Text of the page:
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Food Justice: It Takes More Than Just One Village

  • by
  • September 15, 2011
  • 3:03 pm
Food Justice: It Takes More Than Just One Village

NOTE: This is a guest post from Siena Chrisman, Manager of Strategic Partnerships and Alliances at WhyHunger.

Last month, in the small Mississippi Delta town of Shelby, about fifty people came together to talk about the obstacles to eating healthy food and how policy change could overcome those obstacles. People at the gathering came from as close as just down the road and as far away as California and New York, ranged in age from teens to elders and represented a broad diversity of racial and cultural backgrounds. The youth made declarations about what healthy changes they’d like to see in their community, from more places to exercise to investment in local farms. A member of the Student Nonviolent Coordinating Committee (SNCC) from the Civil Rights era shared her memories and closed out the meeting with a freedom song, sending us off energized, united and committed to each other and to change.

This unique meeting was one stop on the Live Real Food and Freedom Ride, a 10-day trip from the rural South through the Midwestern heartland to the urban agriculture renaissance of Detroit. The ride commemorated the 50th anniversary of the 1961 Freedom Rides and focused on food as a social justice issue. The Shelby meeting was cosponsored by Live Real and by the local Delta Fresh Foods Initiative. For me, not only was it an inspiring evening, it was also the embodiment of the mission my organization works towards every day.

I work for WhyHunger, a New York-based antihunger organization that builds the movement to end hunger and poverty by connecting people with sources of emergency food and working with grassroots organizations building access to healthy, fresh food in their communities. Much of what we do is coalition building: bringing organizations together to work towards a shared goal. It is both challenging and rewarding work; some days like herding cats, and others full of celebration for accomplishments that never could have been achieved working alone. Every day includes the privilege of working with inspiring, passionate people working to better their communities.

WhyHunger has supported the development of both Live Real and the Delta Fresh Foods Initiative for several years. Live Real is a new organization aimed at empowering young people across the US to work for a radically different, healthier and more equitable food system. Delta Fresh is a diverse group of stakeholders from across the Mississippi Delta determining how best to address food deserts in the region. It has been exciting to watch both of these organizations develop and launch — to the point where they are able to learn from and support each other.

At the meeting in Shelby, we learned from each other, found common ground, and made new contacts and commitments. Then the Food and Freedom Riders got back on the road to do the same with family farmers in Illinois, a Native American community in Kansas, and meatpacking workers in Iowa — and at each stop, share stories of the Mississippi Delta and all the other communities along the way. Live Real cosponsored a second Food and Freedom Ride in California several weeks later; all the perspectives the Riders heard in the heartland and the West Coast will shape Live Real’s first big campaign — a youth-driven campaign for healthier eating. Delta Fresh made new local contacts at the meeting as well — new community members to get involved with its demonstration farm, projects with local schools, and regional food assessment study.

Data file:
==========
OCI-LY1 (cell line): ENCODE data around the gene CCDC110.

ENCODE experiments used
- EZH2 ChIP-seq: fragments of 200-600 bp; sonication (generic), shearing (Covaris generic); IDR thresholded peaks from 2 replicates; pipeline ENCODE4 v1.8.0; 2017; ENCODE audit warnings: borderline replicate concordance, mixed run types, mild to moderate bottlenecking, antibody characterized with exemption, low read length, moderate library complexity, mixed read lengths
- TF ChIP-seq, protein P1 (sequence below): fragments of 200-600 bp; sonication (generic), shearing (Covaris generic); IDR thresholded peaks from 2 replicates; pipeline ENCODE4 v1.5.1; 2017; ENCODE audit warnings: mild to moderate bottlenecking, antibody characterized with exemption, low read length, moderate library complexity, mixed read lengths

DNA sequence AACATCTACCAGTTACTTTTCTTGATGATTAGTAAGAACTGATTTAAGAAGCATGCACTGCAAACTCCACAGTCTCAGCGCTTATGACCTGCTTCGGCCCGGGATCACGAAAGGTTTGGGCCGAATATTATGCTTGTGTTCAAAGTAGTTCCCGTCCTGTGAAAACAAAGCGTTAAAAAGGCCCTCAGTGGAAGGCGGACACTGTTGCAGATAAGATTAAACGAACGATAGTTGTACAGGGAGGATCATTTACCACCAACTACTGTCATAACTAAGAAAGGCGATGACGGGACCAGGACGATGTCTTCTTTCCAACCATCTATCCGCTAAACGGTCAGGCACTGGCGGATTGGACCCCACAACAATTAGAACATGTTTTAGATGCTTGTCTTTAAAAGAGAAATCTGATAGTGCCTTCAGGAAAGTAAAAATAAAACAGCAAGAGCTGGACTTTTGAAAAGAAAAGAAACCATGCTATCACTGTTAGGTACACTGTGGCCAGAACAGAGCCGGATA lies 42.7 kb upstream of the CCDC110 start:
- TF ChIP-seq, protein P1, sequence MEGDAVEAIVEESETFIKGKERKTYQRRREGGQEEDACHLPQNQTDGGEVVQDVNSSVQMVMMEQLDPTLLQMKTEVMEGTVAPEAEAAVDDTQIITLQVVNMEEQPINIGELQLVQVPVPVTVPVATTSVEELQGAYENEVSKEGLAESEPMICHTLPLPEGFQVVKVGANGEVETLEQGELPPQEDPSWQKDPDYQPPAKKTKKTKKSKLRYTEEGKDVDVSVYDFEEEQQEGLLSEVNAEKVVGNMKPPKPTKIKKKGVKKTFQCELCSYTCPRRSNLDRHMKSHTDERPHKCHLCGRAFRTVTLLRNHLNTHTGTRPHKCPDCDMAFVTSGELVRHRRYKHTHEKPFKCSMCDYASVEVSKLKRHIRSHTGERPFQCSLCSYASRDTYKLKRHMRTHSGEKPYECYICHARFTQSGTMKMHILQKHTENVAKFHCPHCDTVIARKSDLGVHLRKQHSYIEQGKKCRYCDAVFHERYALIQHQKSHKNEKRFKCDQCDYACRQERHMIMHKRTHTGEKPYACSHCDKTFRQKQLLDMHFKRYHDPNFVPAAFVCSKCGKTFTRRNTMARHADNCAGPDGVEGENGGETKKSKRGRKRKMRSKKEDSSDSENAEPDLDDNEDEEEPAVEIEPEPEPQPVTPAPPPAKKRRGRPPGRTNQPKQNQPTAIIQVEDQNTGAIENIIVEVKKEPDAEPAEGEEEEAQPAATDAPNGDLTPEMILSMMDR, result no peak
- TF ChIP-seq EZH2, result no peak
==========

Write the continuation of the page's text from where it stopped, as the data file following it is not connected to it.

All around the country, there are thousands — maybe even millions — of people working at all different levels, from the White House lawn or the halls of Congress to their own block or dinner table, to improve access to healthy food for everyone and fairness for all who grow it. This is the movement for food justice. It will succeed by all of us acknowledging our differences, embracing our shared goals, and coming together to learn from each other in towns like Shelby, Mississippi, and all across the country.

WhyHunger is a leader in building the movement to end hunger and poverty by connecting people to nutritious, affordable food and by supporting grassroots solutions that inspire self-reliance and community empowerment. Founded in 1975 by the late Harry Chapin & current Executive Director Bill Ayres, WhyHunger works to put an end to hunger suffered by 49 million Americans and nearly 1 billion people worldwide. Find out more at www.whyhunger.org — where you can also keep up with the latest from Live Real and Delta Fresh Foods Initiative.

Photo credit: WhyHunger

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41 comments

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5:49AM PST on Jan 17, 2013

Thank you for sharing.

2:42AM PDT on Oct 15, 2012

Thank you

1:52AM PST on Dec 1, 2011

A very inspiring article, and funny, "some days it's like herding cats", hehehe.

12:05PM PDT on Sep 22, 2011

Good work! Thanks for the article.

11:50AM PDT on Sep 22, 2011

Thanks

5:17AM PDT on Sep 22, 2011

Thanks for the article.

5:13AM PDT on Sep 22, 2011

Thanks for the article. I do all i can to support healthy foods and shop at organic shops and buy from local farmers and spread the word about eating healthy. We all can do our part and so long as we continue reading about fellow healthy-eating advocates staying strong and forging on we will all grow and succeed! Keep up the great work!

8:48PM PDT on Sep 20, 2011

Cheers! Hooray for all of you who are working for healthier food and getting food for those in need. More success! All the best!

7:20AM PDT on Sep 20, 2011

This is inspiring! Thanks.

8:01PM PDT on Sep 18, 2011

Great idea!

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